The toughest thing about living in a home thats 8-10 years old is maintenance. Having lived in 'sarkari quarters' for about 11 years of our life together, my hubby and I are used to living in a home that demands a lot of your time and attention.
Taps leak, cupboards don't close, pests are the norm of the day and of course, walls chip. I remember my consternation one day when a chunk of our balcony ledge just broke off and flew down 8 stories! Luckily it was the middle of the afternoon and there was no one under the building.
The saving grace to all this maintenance work was the fact that the people needed to carry them out (carpenters, electricians, plumbers, masons etc) were all a complaint away. In any fauji locality the maintenance is handled by a core group and all an officer/resident has to do is walk down to the complaint cell and make a written complaint. Their response time wasn't great and often we'd rant about how poorly they'd be equipped (once the plumber didn't have a wrench!!), or how there would always be a 'shortage' of essential spares etc.
Nevertheless, whether we fought our way through or used the 'request' tactic, work almost always got done.
Remember, this is also the phase when you live under severe budget constraints. So when you move into an apartment after being posted to a new city, you will wait for the maintenance group to carry out works for you, however long it takes. You simply cannot afford to get it done through an outside agency!
Out of the fauj for two and a half years and we've realised, the tough way, that these 'perks' and 'benefits' are actually priceless and quite irreplaceable.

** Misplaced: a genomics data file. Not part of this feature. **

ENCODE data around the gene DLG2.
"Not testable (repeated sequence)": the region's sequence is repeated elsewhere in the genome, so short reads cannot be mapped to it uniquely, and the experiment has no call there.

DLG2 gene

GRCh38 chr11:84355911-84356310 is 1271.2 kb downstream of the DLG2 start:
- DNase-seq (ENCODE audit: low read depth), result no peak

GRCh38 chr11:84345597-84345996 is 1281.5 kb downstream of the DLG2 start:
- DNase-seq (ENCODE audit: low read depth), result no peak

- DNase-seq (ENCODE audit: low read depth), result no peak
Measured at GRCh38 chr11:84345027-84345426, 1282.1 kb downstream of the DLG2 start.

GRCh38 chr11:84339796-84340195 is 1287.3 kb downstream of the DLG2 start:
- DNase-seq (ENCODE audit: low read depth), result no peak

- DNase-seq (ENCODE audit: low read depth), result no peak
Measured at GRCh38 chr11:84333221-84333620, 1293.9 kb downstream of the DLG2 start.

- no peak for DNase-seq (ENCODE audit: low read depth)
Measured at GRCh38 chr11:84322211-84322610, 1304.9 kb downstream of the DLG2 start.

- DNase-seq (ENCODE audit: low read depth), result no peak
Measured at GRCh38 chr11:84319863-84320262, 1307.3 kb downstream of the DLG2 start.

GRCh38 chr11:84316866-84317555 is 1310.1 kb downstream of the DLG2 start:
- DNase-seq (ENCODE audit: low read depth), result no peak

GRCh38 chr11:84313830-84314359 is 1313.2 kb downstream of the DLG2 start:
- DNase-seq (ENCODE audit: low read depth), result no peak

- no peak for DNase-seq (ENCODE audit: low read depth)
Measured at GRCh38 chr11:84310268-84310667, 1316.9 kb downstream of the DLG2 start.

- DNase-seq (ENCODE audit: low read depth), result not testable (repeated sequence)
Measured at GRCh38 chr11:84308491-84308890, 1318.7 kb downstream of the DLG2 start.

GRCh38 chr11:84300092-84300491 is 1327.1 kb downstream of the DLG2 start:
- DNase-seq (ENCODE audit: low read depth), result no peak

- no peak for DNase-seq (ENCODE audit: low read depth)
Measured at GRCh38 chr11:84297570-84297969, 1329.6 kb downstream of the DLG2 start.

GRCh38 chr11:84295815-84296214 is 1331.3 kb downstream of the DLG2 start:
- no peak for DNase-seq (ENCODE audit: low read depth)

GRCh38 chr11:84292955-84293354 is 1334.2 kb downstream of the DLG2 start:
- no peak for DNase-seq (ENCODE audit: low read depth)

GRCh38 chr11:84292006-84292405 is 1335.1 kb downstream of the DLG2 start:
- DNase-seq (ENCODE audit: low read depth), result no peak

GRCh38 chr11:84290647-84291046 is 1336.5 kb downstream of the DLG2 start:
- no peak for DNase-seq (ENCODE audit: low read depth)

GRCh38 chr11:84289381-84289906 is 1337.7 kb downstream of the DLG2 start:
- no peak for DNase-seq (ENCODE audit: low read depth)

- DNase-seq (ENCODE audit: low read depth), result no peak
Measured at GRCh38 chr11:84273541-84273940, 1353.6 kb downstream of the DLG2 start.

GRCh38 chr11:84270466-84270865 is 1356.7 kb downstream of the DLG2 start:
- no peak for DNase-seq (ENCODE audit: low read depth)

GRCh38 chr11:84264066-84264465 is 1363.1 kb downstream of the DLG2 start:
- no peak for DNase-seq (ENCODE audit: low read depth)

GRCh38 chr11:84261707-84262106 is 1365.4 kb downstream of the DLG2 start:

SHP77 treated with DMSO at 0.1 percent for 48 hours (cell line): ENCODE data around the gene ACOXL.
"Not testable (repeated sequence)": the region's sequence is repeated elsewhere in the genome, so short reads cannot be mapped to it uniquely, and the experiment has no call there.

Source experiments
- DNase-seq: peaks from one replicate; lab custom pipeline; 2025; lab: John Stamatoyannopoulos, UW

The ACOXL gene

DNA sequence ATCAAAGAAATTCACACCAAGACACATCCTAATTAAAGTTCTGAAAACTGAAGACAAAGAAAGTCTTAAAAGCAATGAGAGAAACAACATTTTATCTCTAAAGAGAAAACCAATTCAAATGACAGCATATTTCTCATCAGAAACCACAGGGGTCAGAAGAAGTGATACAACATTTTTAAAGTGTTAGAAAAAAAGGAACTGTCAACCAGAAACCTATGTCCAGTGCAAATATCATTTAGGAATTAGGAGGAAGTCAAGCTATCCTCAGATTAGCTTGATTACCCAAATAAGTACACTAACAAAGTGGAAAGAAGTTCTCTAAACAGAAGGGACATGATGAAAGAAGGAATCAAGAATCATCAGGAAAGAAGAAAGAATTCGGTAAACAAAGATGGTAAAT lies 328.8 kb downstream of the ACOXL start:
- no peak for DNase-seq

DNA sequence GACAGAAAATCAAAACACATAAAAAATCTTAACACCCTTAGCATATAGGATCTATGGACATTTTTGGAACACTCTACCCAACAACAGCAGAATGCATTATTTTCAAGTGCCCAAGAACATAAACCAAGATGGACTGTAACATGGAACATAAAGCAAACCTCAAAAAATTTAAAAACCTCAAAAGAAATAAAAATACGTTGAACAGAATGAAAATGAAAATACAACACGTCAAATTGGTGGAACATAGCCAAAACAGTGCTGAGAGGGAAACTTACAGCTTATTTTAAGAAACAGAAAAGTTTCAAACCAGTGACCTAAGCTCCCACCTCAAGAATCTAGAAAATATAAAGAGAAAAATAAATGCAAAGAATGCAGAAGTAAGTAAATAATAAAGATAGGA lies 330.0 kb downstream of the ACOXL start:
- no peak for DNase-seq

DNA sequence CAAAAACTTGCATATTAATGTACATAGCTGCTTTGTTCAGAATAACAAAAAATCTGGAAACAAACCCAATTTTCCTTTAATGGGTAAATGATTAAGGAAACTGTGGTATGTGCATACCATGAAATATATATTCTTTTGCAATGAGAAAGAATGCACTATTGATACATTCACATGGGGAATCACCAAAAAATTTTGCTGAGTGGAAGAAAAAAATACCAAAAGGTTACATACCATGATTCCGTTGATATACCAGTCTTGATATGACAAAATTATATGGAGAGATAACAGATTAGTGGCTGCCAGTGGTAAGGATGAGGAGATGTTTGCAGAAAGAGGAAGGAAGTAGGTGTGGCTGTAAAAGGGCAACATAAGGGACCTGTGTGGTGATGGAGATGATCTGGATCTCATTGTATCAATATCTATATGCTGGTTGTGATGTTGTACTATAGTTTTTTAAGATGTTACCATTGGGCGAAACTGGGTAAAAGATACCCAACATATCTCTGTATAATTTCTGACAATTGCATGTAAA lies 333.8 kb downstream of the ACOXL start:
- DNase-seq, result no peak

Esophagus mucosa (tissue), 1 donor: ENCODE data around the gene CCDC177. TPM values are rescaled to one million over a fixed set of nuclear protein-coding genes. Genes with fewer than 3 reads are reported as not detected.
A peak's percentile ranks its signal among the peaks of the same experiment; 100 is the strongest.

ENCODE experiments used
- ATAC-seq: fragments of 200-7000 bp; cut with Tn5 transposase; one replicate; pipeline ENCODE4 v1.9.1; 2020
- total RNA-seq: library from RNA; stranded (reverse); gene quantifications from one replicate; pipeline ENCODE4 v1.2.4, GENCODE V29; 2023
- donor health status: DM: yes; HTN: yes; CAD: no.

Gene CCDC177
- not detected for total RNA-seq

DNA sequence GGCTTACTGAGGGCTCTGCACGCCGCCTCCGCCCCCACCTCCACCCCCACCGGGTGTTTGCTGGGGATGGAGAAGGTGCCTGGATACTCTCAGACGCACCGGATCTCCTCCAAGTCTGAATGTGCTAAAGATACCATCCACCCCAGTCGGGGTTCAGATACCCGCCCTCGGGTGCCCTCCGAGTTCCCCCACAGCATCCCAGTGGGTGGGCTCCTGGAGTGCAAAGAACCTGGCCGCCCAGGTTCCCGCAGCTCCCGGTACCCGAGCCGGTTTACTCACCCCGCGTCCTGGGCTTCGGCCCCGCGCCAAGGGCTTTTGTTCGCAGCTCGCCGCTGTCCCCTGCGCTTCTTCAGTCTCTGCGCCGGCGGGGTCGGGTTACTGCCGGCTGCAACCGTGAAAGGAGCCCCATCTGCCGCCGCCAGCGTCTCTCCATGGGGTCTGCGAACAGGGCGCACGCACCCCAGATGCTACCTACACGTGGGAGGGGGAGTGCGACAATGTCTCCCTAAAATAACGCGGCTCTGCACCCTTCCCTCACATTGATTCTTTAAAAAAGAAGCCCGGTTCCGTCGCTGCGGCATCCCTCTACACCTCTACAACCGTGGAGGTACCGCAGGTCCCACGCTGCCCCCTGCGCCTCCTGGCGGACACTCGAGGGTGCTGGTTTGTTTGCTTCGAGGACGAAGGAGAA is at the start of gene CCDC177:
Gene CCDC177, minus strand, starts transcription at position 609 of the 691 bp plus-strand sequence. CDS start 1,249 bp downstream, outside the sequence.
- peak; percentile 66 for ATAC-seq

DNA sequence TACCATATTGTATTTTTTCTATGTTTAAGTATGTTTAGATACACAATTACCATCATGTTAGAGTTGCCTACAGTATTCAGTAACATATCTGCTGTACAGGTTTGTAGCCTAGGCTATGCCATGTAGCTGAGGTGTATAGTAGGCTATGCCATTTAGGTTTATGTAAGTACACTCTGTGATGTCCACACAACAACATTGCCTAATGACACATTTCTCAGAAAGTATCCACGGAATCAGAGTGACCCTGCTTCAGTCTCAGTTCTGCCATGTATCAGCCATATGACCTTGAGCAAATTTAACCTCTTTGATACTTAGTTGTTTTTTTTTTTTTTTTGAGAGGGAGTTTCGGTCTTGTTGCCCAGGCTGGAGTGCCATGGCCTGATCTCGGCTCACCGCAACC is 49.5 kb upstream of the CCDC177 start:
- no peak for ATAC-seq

Today, it is impossible to find an electrician who will come home to fix things. It is too 'small' a job for them. They don't want to waste precious man hours fixing a couple of 5amp connections when they can be employed by a construction company doing contract jobs that possibly pay better. Ditto for a carpenter and plumber.
So we are usually left high and dry when it comes to taking care of an apartment that is, as I mentioned, already over 8 years old. There are serious plumbing issues getting aggravated day by day. And even if we manage to convince someone to come work, we have to ensure that there is a substantial amount of work to make it worth his while (even if it means living with a broken table leg for months together).
Flip side, when we hear how people in Sweden or Finland manage their own repairs, it seems like a lesson worth emulating. A bit of hard work never hurt anyone but heck, do we really have it in us to take on such responsibility? Apart from stocking the home with adequate tools, we'd also have to keep spares. Would we do that? And time. Do we have the time for it? Can we ever get that independant? Will we ever get out of the Indian way of life?
The trigger for this post is the fact that a cupboard door in the kids' room just fell off today, hanging as it was on three hinges fastened with one screw each. Oorja pulled the door open and felt it coming off, moved sideways swiftly, averting a potential and serious accident (the door is goddamn heavy!) The door crashed to the ground, and she is thankfully safe. Now the golden quetion on our minds is, when will it be fixed?
If we are to go by our 'so far' experiences in Pune, it should take a couple of months! We could do it ourselves next weekend, but question is, would we?